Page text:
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EPIC Alert 18.10 [2011] EPICAlert 10

EPIC Alert 18.10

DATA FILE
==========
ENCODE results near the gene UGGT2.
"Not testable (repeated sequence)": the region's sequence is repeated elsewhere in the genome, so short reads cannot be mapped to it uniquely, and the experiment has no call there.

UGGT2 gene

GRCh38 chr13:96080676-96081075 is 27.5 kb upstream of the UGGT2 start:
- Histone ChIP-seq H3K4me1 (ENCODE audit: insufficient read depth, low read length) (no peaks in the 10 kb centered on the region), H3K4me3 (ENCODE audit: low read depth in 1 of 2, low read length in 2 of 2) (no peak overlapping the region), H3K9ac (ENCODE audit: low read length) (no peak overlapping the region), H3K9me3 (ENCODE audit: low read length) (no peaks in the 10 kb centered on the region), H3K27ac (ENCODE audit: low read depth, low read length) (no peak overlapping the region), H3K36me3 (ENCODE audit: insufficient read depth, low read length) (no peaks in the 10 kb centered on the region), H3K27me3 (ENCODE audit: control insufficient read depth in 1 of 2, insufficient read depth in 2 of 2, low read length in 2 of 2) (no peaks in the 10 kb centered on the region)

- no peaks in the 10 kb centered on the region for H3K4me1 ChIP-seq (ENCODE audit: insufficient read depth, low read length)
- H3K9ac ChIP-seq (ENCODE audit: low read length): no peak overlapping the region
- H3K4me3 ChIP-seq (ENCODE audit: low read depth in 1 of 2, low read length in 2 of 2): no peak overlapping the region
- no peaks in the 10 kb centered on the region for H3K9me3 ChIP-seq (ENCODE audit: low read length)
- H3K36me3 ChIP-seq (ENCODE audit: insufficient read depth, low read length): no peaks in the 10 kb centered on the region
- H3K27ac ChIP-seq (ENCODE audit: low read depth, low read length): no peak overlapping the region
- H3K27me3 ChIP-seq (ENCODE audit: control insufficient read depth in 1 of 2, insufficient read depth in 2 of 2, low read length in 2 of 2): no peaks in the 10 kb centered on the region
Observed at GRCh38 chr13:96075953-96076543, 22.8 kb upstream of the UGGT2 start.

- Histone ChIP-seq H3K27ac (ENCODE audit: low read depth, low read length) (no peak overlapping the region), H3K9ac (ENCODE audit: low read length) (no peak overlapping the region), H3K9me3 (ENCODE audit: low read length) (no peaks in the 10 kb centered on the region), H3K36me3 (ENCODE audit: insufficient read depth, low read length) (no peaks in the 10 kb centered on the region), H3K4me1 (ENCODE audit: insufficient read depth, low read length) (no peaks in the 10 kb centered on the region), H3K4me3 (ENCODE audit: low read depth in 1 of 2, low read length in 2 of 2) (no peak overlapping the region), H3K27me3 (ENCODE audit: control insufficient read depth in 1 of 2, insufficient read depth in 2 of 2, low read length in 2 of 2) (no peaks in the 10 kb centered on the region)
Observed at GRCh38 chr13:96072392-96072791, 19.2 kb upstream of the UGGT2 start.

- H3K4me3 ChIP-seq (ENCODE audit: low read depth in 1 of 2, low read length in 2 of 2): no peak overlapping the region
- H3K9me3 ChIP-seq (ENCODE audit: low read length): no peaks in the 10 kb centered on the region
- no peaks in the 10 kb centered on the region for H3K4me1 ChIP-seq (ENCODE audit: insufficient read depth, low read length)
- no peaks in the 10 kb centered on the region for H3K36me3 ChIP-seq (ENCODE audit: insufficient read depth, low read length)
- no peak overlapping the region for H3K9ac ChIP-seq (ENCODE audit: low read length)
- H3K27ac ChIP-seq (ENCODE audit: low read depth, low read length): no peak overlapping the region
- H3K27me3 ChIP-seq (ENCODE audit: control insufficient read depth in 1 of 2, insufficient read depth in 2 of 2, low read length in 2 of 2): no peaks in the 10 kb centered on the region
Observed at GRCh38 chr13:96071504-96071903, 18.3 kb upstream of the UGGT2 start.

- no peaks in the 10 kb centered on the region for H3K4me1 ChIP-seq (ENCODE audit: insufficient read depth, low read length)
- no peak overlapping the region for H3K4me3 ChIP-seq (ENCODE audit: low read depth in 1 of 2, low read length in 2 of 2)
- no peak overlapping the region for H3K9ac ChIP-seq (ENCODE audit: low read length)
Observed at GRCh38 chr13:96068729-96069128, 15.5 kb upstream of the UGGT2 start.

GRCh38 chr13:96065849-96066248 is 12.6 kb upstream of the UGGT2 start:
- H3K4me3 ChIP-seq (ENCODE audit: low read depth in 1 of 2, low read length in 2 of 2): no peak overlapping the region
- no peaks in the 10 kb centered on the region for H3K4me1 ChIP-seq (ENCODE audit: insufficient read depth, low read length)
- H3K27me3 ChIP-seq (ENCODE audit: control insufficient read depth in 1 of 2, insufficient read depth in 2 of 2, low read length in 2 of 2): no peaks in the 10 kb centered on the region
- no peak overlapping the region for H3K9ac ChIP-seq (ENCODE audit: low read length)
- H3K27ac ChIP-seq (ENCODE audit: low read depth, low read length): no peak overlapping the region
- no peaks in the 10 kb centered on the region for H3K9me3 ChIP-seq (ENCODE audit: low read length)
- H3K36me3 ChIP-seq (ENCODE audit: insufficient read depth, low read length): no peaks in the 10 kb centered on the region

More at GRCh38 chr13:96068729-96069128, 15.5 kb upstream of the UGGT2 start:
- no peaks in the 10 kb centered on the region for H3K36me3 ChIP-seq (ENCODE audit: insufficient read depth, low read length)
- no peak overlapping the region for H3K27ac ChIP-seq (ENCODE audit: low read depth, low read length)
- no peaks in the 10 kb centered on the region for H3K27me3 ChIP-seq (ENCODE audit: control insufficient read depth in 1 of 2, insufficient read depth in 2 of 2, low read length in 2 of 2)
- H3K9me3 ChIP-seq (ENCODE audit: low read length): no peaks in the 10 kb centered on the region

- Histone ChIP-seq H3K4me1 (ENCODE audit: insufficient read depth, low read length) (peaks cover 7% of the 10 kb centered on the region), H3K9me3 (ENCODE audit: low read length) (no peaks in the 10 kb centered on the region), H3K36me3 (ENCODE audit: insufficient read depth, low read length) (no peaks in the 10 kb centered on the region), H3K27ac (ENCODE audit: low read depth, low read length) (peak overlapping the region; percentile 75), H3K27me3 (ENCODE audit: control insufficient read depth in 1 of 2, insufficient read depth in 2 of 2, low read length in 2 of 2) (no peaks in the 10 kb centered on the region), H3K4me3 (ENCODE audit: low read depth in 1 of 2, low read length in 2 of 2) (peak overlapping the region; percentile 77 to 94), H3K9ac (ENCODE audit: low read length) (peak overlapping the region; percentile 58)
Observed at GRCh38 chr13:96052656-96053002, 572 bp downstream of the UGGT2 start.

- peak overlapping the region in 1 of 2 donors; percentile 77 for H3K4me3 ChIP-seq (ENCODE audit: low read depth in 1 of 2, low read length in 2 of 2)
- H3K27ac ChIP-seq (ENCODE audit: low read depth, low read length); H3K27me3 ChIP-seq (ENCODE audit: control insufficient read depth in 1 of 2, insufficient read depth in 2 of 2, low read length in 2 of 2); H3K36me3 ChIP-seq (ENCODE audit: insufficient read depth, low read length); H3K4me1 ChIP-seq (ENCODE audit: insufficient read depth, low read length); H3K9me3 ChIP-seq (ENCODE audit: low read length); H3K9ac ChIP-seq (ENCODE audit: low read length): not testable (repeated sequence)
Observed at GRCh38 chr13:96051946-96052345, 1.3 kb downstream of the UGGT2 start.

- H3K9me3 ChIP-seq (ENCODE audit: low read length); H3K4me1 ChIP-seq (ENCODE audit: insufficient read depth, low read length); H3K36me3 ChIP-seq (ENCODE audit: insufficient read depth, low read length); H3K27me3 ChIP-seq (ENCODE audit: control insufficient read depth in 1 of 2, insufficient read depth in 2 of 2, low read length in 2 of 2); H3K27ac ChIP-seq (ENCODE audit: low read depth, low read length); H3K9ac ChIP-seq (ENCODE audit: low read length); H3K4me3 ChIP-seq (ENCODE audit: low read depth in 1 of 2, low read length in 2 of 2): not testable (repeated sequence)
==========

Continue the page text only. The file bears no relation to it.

======================================================================= E P I C A l e r t ======================================================================= Volume 18.10 May 23, 2011 ----------------------------------------------------------------------- Published by the Electronic Privacy Information Center (EPIC) Washington, D.C. "Defend Privacy. Support EPIC." ======================================================================= Table of Contents ======================================================================= [1] White House Sets Out Cybersecurity Plan, International Strategy [2] Congress Moves to Limit Funding for Airport Body Scanners [3] EPIC Hosts Hill Briefing on Street View [4] Privacy Bills Introduced in Congress [5] FISA Orders Up 19%, No Surveillance Request Turned Down [6] News In Brief [7] EPIC Book Review: "Access Controlled" [8] Upcoming Conferences and Events TAKE ACTION: Computers, Freedom, & Privacy 2011! - REGISTER to attend - LIKE the page on, FOLLOW it on Twitter @cfp11! - SUPPORT EPIC EPIC 2011 Champion of Freedom Awards Dinner with danah boyd, Jeffrey Rosen, Rep. Jason Chaffetz, and Rep. Rush Holt Washington D.C. June 13, 2011 Register: ======================================================================= [1] White House Sets Out Cybersecurity Plan, International Strategy ======================================================================= The White House has unveiled its "International Strategy for Cyberspace: Prosperity, Security, and Openness in a Networked World." The Strategy is ambitious and far-reaching, covering economic policy, foreign affairs, homeland security, and defense. The White House's announcement follows its release of proposed cyber security legislation and the National Strategy for Trusted Identities in Cyberspace (NSTIC). On May 29,2009, the White House published the Cyberspace Policy Review, which reviewed U.S. policies and structures for cybersecurity and outlined the Administration's plans for the future of the Internet and cyberspace. Cybersecurity was a major focus of the review, which called for a national strategy to "secure the information and communications infrastructure," a national public awareness campaign to promote cybersecurity, and a cybersecurity incident response plan, among other things. Though the "International Strategy for Cyberspace" mentions privacy, it distinguishes it from other "fundamental freedoms" by including it in a separate category. The Strategy also suggests a trade-off between privacy protection and innovation, which reflects a fundamental misunderstanding of the role of cryptography in the growth of the modern Internet. To address growing concerns about online privacy, EPIC continues to recommended that the United States begin the process of ratifying the International Privacy Convention, which has been adopted by more than 40 countries. The Convention's objective is to secure the territory of each nation for every individual, whatever his nationality or residence, and provide respect for his rights and fundamental freedoms, and in particular his right to privacy, with regard to automatic processing of personal data relating to him. White House: International Strategy for Cyberspace White House: Proposed Cybersecurity Legislation White House: National Strategy for Trusted Identities in Cyberspace White House: 2009 Cyberspace Policy Review EPIC: National Strategy for Trusted Identities in Cyberspace EPIC: Council of Europe Privacy Convention EPIC: Letter to Secretary Clinton on the Privacy Convention EPIC: Cybersecurity Privacy Practical Implications ======================================================================= [2] Congress Moves to Limit Funding for Airport Body Scanners ======================================================================= A subcommittee in the House of Representatives, tasked with budget allocations for 2012, has decided to strip funding for airport body scanners. The TSA had earmarked the funding to purchase 275 additional airport body scanners. This move follows on the heels of multiple government hearings before the House Committee on Oversight and Government Accountability highlighting the ineffectiveness and health risks of their controversial body scanner program as well as the overall lack of agency transparency at the TSA and the Department of Homeland Security. EPIC testified in both hearings, the first titled "'TSA Oversight Part I: Whole Body Imaging," and the second "Why Isn't The Department Of Homeland Security Meeting The President's Standard On FOIA?" Executive Director Marc Rotenberg and EPIC Senior Council John Verdi were invited to detail the Department of Homeland Security's systematic efforts to shield and misrepresent the technical capabilities of the body scanner devices. Mr. Rotenberg stated that the body scanners failed to meet the legal requirements courts have established for airport searches. EPIC is currently awaiting a judicial opinion in its lawsuit to suspend the TSA's body scanner checkpoint program. Mr. Rotenberg cited TSA documents obtained by EPIC in a Freedom of Information Act lawsuit that showed that the machines are designed to store and transfer images, and not designed to detect powdered explosives. Representatives questioned John Verdi about the DHS "Awareness" program, which singles out FOIA requests for additional scrutiny by political appointees based on the subject of the requests and the identities of the requesters. Mr. Verdi called the program "uniquely harmful" and "unlawful." He pointed to Supreme Court precedent and to the factual delay in FOIA processing caused by the program, stating that "since 2009, the agency has failed to comply with FOIA deadlines in 100% of requests filed by EPIC." Chairman Jason Chaffetz (R-UT) said that the body scanners are "a nuisance. They're slow. And they're ineffective." Chaffetz previously won a 310-118 vote on the House floor to prohibit the use of body scanners as a routine, primary screening technique. On May 5, 2011, Chaffetz wrote a letter to Secretary of Homeland Security Janet Napolitano about a homemade video featuring TSA agents patting down young children. The letter objects to Napolitano's statement that the TSA agents portrayed in the video conducted these pat-downs "professionally and according to the protocols." Chaffetz reminded the Secretary of TSA's publicly stated policy that children under the age of 13 are supposed to be exempt from enhanced pat-downs. He also questioned the agency's substandard processes and criteria for hiring airport security personnel. EPIC: TSA Body Scanner Technical Specifications EPIC: Testimony on TSA Oversight (Mar. 16, 2011) EPIC: Testimony on DHS FOIA Practices (Mar. 31, 2011) Rep. Chaffetz: Letter to DHS Secretary Janet Napolitano EPIC: EPIC v. DHS: Suspension of Body Scanner Program EPIC: Whole Body Imaging Technology ======================================================================= [3] EPIC Hosts Hill Briefing on Street View ======================================================================= EPIC, together with Former Federal Trade Commission (FTC) Commissioner Pamela Jones Harbour, hosted a Capital Hill briefing on "Street View, Privacy, and the Security of Wireless Networks" on May 18, 2011. The well-attended briefing featured FTC Commissioner David Vladeck, Skyhook CEO Ted Morgan, Gerard Waldron of Covington & Burling, and EPIC President Marc Rotenberg. Just over one year ago, Google admitted that it had been secretly collecting Wi-Fi data with its Street View vehicles. The company has, to date, never fully explained this behavior. Google has claimed that the collection was accidental, but it had previously filed a patent application for this collection technology. Panelists discussed the legality of Google's Street View Wi-Fi data collection, analyzing Google's actions under the Federal Communications Act and the Federal Trade Commission's "Unfair and Deceptive Trade Practices" standard. They also discussed the status of investigations abroad, including South Korea's raid on Google's offices in Seoul. Panelists spoke about the FTC's decision to close its investigation of Google Street View. EPIC has filed a lawsuit under the Freedom of Information Act in pursuit of documents related to this decision. EPIC filed a “friend of the court” brief in a 9th Circuit case against Google and its Street View data collection, arguing that Google’s collection of wi-fi data was a violation of U.S. law. EPIC: Street View, Privacy, and the Security of Wireless Networks EPIC: Investigations of Google Street View P. Harbour: Collecting the World's Data, One Year Later (May 14, 2011) EPIC: Amicus Brief in re: Google Street View, 9th Cir. (April 11, 2011) EPIC v. FTC: Complaint (May 12, 2011) ======================================================================= [4] Privacy Bills Introduced in Congress ======================================================================= Members of Congress have introduced bills to codify privacy protections for consumers in both the House and the Senate. First, in the House, Representatives Markey (D-MA) and Barton (R-TX) released a discussion draft of the "Do Not Track Kids Act of 2011." The draft would amend the Children’s Online Privacy Protection Act of 1998 to update provisions relating to the collection, use and disclosure of children’s personal information. Representative Barton stated "Every day we hear of new accounts of consumers' personal information being mishandled and misused including our most vulnerable population - children . . .We have reached a troubling point in the state of business when companies that conduct business online are so eager to make a buck, they resort to targeting our children." In December 2010, EPIC submitted a statement to the House Energy and Commerce Committee, following a hearing titled "Do Not Track Legislation: Is Now the Right Time?" EPIC said that an effective Do Not Track initiative must ensure that a consumer’s decision to opt-out is "enforceable, persistent, transparent, and simple." In February 2011, Rep. Speier (D-CA) introduced the broader “Do Not Track Me Online Act.” Jeff Chester, the Executive Director of the Center for Digital Democracy referred to Representatives Markey and Barton as the "dynamic duo of privacy." On the Senate side, Senator Patrick Leahy (D-VT) has introduced the “Electronic Communications Privacy Act (ECPA) Amendments Act” to update the 1986 law for electronic mail and stored communications. The bill includes new provisions that clarify access by government agents to consumer’s location data, but stops short of regulating the use of location data by private firms. Leahy stated: "[s]ince the Electronic Communications Privacy Act was first enacted in 1986, ECPA has been one of our nation’s premiere privacy laws. But today this law is significantly outdated and out-paced by rapid changes in technology." In a Congressional Hearing before the House Committee on the Judiciary, EPIC said that safeguards for location data are critical for users of new modern communications services. EPIC also filed a "friend of the court" brief in the Northern District of California, arguing that ECPA prohibits companies from capturing data from unsecured Wi-Fi hotspot routers. Also in the Senate, Senators John Kerry (D-MA) and John McCain (R-AZ) introduced the "Commercial Privacy Bill of Rights Act of 2011," in April, aimed at protecting consumers' privacy both online and offline. The Bill endorses several "Fair Information Practices," gives consumers the ability to opt-out of data disclosures to third-parties, and restricts the sharing of sensitive information. However, the Bill does not allow for a private right of action, it preempts more protective state privacy laws, and it includes a "safe harbor" arrangement that exempts companies from significant privacy requirements. ECPA Amendments Act Do Not Track Kids Act of 2011 EPIC: Statement for Hearing on ECPA Reform (Jun. 24, 2010) Rep. Markey: Press Release, Do Not Track Kids Act of 2011 (May 6, 2011) Do Not Track Me Online Act EPIC: Commercial Privacy Bill of Rights Act of 2011 ======================================================================= [5] FISA Orders Up 19%, No Surveillance Request Turned Down ======================================================================= The U.S. Department of Justice has released the 2010 Foreign Intelligence Surveillance Act (FISA) report. In 2010, the Justice Department submitted 1,579 FISA search warrant applications to the Foreign Intelligence Surveillance Court, a 19% increase over 2009. Most of them (1,506) were for electronic surveillance rather than physical searches. Five were withdrawn by the government. The FISA court did not deny or modify a single FISA application in 2010. Also in 2010, the FBI made 24,287 National Security Letter requests for information pertaining to 14,212 different U.S. persons. This is a substantial increase from 14,788 national security letter requests concerning 6,114 U.S. persons in 2009. The Foreign Intelligence Surveillance Court’s reluctance to question the Department of Justice is not new; in 2009, the 11-member court denied just one of 1,329 search warrant requests from the Justice Department. Since it was created in 1979, the Court has denied just 11 of 30,348 such requests. In its comments to the Foreign Intelligence Surveillance Court last year, EPIC recommended that the court maintain its independence from the Executive Branch and improve its accountability to the public. Justice Department: 2010 FISA Report (Apr. 29, 2011) EPIC: Comments to FISA Court on Proposed Rules Changes (Oct. 4, 2010) EPIC: The Foreign Intelligence Surveillance Court EPIC: Foreign Intelligence Surveillance Act Court Orders 1979-2010 ======================================================================= [6] News In Brief ======================================================================= Federal Trade Commission Settles Kids' Privacy Case with Playdom Playdom has agreed to pay $3 million to settle charges that it violated the Children's Online Privacy Protection Act (COPPA). The virtual game company failed to obtain notice and consent from parents before the collection and use of children's information. EPIC previously testified before the Senate Commerce Committee on the need to update COPPA and to clarify the law's application to mobile and social networking services. EPIC submitted similar comments to the Federal Trade Commission. FTC: FTC Settles with Playdom (May 12, 2011) FTC: Children's Online Privacy Protection Act EPIC: EPIC Testimony: Before Senate Hearing on COPPA (Apr. 29, 2010) EPIC: EPIC FTC Comments on COPPA (July 9, 2010) Senate Holds Hearing on Mobile Privacy The Senate Commerce Committee held a hearing on “Consumer Privacy and Protection in the Mobile Marketplace.” Chairman Rockefeller said that users of mobile services have "an expectation of privacy . . . a right to privacy." The FTC's David Vladeck stated that consumers face new threats in the mobile marketplace and described the agency's recent actions against Twitter and Google. In 2010, EPIC recommended new privacy safeguards for location data. EPIC: Statement on Use of Location Data (Feb. 24, 2010) Senate Commerce Committee Senate Commerce Committee: Mobile Privacy Hearing (May 19, 2011) Chairman John Rockefeller: Statement on Consumer Privacy (May 19, 2011) David Vladeck: Statement to Senate Commerce Committee (May 19, 2011) EPIC Champions of Freedom Dinner EPIC will host its annual Champion of Freedom Awards Dinner on June 13 at 6:30 pm at The Fairfax on Embassy Row in Washington, DC. The event will be hosted by Law Professor Jeffrey Rosen and Social Media Scholar and Critic danah boyd. Honorees include Representatives Jason Chaffetz and Rush Holt, both who have worked tirelessly in the House of Representatives to protect privacy and civil liberties and fight domestic surveillance. EPIC will also honor The Wall Street Journal for its "What They Know" series, which helped to shed light on marketers that spy on internet users. EPIC: Champion of Freedom Awards Dinner Jason Chaffetz Official House Webpage Rush Holt Official House Webpage Wall Street Journal Official Website ======================================================================= [7] EPIC Book Review: "Fertile Ground" ======================================================================= "Fertile Grounds: The Facilitation of Financial Identity Theft in the United States and the Netherlands," Nichole van der Meulen “Fertile Grounds: the Facilitation of Financial Identity Theft in the United States and the Netherlands” is the culmination of extensive research Nicole van der Meulen conducted during her time at the International Victimology Institute at Tilburg University in the Netherlands. Ms. van der Meulen rejects the notion that identity theft is an issue that only affects the United States, arguing instead that advances in digital technology both exacerbated the issue in the United States and spread it to other countries. "Fertile Grounds" examines the various factors that contribute and perpetuate identity theft in order to help interested actors address the problem more effectively. Ms. van der Meulen provides an in-depth comparative analysis of the United States and the Netherlands with a focus on three sets of actors influencing the spread of financial identity theft: the state, financial service providers, and consumers. Her work delves into each category to demonstrate how local factors can either preempt or precipitate identity theft at the macro level. The state protects consumers with data protection laws and regulatory initiatives, or it leaves them to the wolves. With the Identity Theft and Assumption Deterrence Act (ITADA) of 1998, the United States' made a meaningful federal legislative effort to address the issue. In contrast, the Netherlands lacks a separate criminal offense for identity theft, which makes considerable consumer protection nearly impossible. In both countries, financial service providers have tried to popularize credit products with aggressive marketing techniques. In the U.S., the effort was successful. Credit cards have transcended social and economic boundaries. Credit cards never gained popularity in the Netherlands, however, which van der Meulen believes has led to better protection of consumer information. As for consumers, Ms. van der Meulen concludes that consumers fall into two broad categories: involuntary facilitation and voluntary facilitation. Some consumers are not aware of the consequences of providing personal information to third parties. Others knowingly avail themselves to the consequences. At times, Ms. van der Meulen's analysis is excessively theoretical. The introductory chapter offers a detailed etymological examination of financial identity theft as a concept. According to Ms. van der Meulen, identity theft took time to develop as an impending concern for policymakers in the United States because its citizens struggled with the intangible nature of the word “theft.” which was usually associated with a physical intrusion. The term itself required an expansion of legal definitions. While this meticulous scholarship is helpful to the academic community, Ms. van der Meulen's exhaustive review of terms like “financial,” “identity,” and “theft” might strike more policy minded readers as a distraction from the core contributions of her work. Both sets of readers, though, will find that "Fertile Grounds" is an apt title for the book. Thoughtful and comprehensive, Ms. van der Meulen provides activists and scholars alike with an objective assessment of the international struggle to combat identity theft. According to van der Meulen, the international identity theft panorama would significantly change if credit card companies quit chasing consumers. -- Michelle Benard ================================ EPIC Publications: "Litigation Under the Federal Open Government Laws 2010," edited by Harry A. Hammitt, Marc Rotenberg, John A. Verdi, Ginger McCall, and Mark S. Zaid (EPIC 2010). Price: $75 Litigation Under the Federal Open Government Laws is the most comprehensive, authoritative discussion of the federal open access laws. This updated version includes new material regarding President Obama's 2009 memo on Open Government, Attorney General Holder's March 2009 memo on FOIA Guidance, and the new executive order on declassification. The standard reference work includes in-depth analysis of litigation under: the Freedom of Information Act, the Privacy Act, the Federal Advisory Committee Act, and the Government in the Sunshine Act. The fully updated 2010 volume is the 25th edition of the manual that lawyers, journalists and researchers have relied on for more than 25 years. ================================ "Information Privacy Law: Cases and Materials, Second Edition" Daniel J. Solove, Marc Rotenberg, and Paul Schwartz. (Aspen 2005). Price: $98. This clear, comprehensive introduction to the field of information privacy law allows instructors to enliven their teaching of fundamental concepts by addressing both enduring and emerging controversies. The Second Edition addresses numerous rapidly developing areas of privacy law, including: identity theft, government data mining and electronic surveillance law, the Foreign Intelligence Surveillance Act, intelligence sharing, RFID tags, GPS, spyware, web bugs, and more. Information Privacy Law, Second Edition, builds a cohesive foundation for an exciting course in this rapidly evolving area of law. ================================ "Privacy & Human Rights 2006: An International Survey of Privacy Laws and Developments" (EPIC 2007). Price: $75. This annual report by EPIC and Privacy International provides an overview of key privacy topics and reviews the state of privacy in over 75 countries around the world. The report outlines legal protections, new challenges, and important issues and events relating to privacy. Privacy & Human Rights 2006 is the most comprehensive report on privacy and data protection ever published. ================================ "The Public Voice WSIS Sourcebook: Perspectives on the World Summit on the Information Society" (EPIC 2004). Price: $40. This resource promotes a dialogue on the issues, the outcomes, and the process of the World Summit on the Information Society (WSIS). This reference guide provides the official UN documents, regional and issue-oriented perspectives, and recommendations and proposals for future action, as well as a useful list of resources and contacts for individuals and organizations that wish to become more involved in the WSIS process. ================================ "The Privacy Law Sourcebook 2004: United States Law, International Law, and Recent Developments," Marc Rotenberg, editor (EPIC 2005). Price: $40. The Privacy Law Sourcebook, which has been called the "Physician's Desk Reference" of the privacy world, is the leading resource for students, attorneys, researchers, and journalists interested in pursuing privacy law in the United States and around the world. It includes the full texts of major privacy laws and directives such as the Fair Credit Reporting Act, the Privacy Act, and the OECD Privacy Guidelines, as well as an up-to-date section on recent developments. New materials include the APEC Privacy Framework, the Video Voyeurism Prevention Act, and the CAN-SPAM Act. ================================ "Filters and Freedom 2.0: Free Speech Perspectives on Internet Content Controls" (EPIC 2001). Price: $20. A collection of essays, studies, and critiques of Internet content filtering. These papers are instrumental in explaining why filtering threatens free expression. ================================ EPIC publications and other books on privacy, open government, free expression, crypto and governance can be ordered at: EPIC Bookstore ================================ EPIC also publishes EPIC FOIA Notes, which provides brief summaries of interesting documents obtained from government agencies under the Freedom of Information Act. Subscribe to EPIC FOIA Notes at: ======================================================================= [8] Upcoming Conferences and Events ======================================================================= "The Digital Grapevine: Should Government Keep the Right to Monitor Us?" European Parliament, Room PHS 3 C 5, 1 June 2011. For More Information: Mr. Khalid Bouffadis at "EPIC Champion of Freedom Awards Dinner." The Fairfax at Embassy Row, Washington, D.C., 13 June 2011. For More Information: "The Tenth Workshop on Economics of Information Security." The George Mason University, 14-15 June 2011. For More Information: "Computers, Freedom, and Privacy 2011." Georgetown Law Center, Washington D.C., 14-16 June 2011. For More Information: "Online Tracking Protection and Browsers." Brussels, Belgium, 22-23 June 2011. For More Information: ICANN Board Meeting. Singapore. 19-24 June 2011. For More Information: "Aligning Privacy Accountability with your Business Strategy:" Privacy Laws and Business 24th Annual International Conference. St. John's College, Cambridge, United Kingdom, 11-13 July 2011. For More Information: EPIC Public Voice Conference. Mexico City, Mexico, 31 October 2011. For More Information: Computers, Privacy, & Data Protection 2012: European Data Protection: Coming of Age. Brussels, Belgium, 25-27 January 2012, Call for Papers Abstracts Deadline 1 June 2011. For More Information: ======================================================================= Join EPIC on Facebook ======================================================================= Join the Electronic Privacy Information Center on Facebook Start a discussion on privacy. Let us know your thoughts. Stay up to date with EPIC's events. Support EPIC. ======================================================================= Privacy Policy ======================================================================= The EPIC Alert mailing list is used only to mail the EPIC Alert and to send notices about EPIC activities. We do not sell, rent or share our mailing list. We also intend to challenge any subpoena or other legal process seeking access to our mailing list. We do not enhance (link to other databases) our mailing list or require your actual name. In the event you wish to subscribe or unsubscribe your e-mail address from this list, please follow the above instructions under "subscription information." ======================================================================= About EPIC ======================================================================= The Electronic Privacy Information Center is a public interest research center in Washington, DC. It was established in 1994 to focus public attention on emerging privacy issues such as the Clipper Chip, the Digital Telephony proposal, national ID cards, medical record privacy, and the collection and sale of personal information. EPIC publishes the EPIC Alert, pursues Freedom of Information Act litigation, and conducts policy research. For more information, see or write EPIC, 1718 Connecticut Ave., NW, Suite 200, Washington, DC 20009. +1 202 483 1140 (tel), +1 202 483 1248 (fax). ======================================================================= Donate to EPIC ======================================================================= If you'd like to support the work of the Electronic Privacy Information Center, contributions are welcome and fully tax-deductible. Checks should be made out to "EPIC" and sent to 1718 Connecticut Ave., NW, Suite 200, Washington, DC 20009. Or you can contribute online at: Your contributions will help support Freedom of Information Act and First Amendment litigation, strong and effective advocacy for the right of privacy and efforts to oppose government regulation of encryption and expanding wiretapping powers. Thank you for your support. ======================================================================= Subscription Information ======================================================================= Subscribe/unsubscribe via web interface: Back issues are available at: The EPIC Alert displays best in a fixed-width font, such as Courier. ------------------------- END EPIC Alert 18.10 ------------------------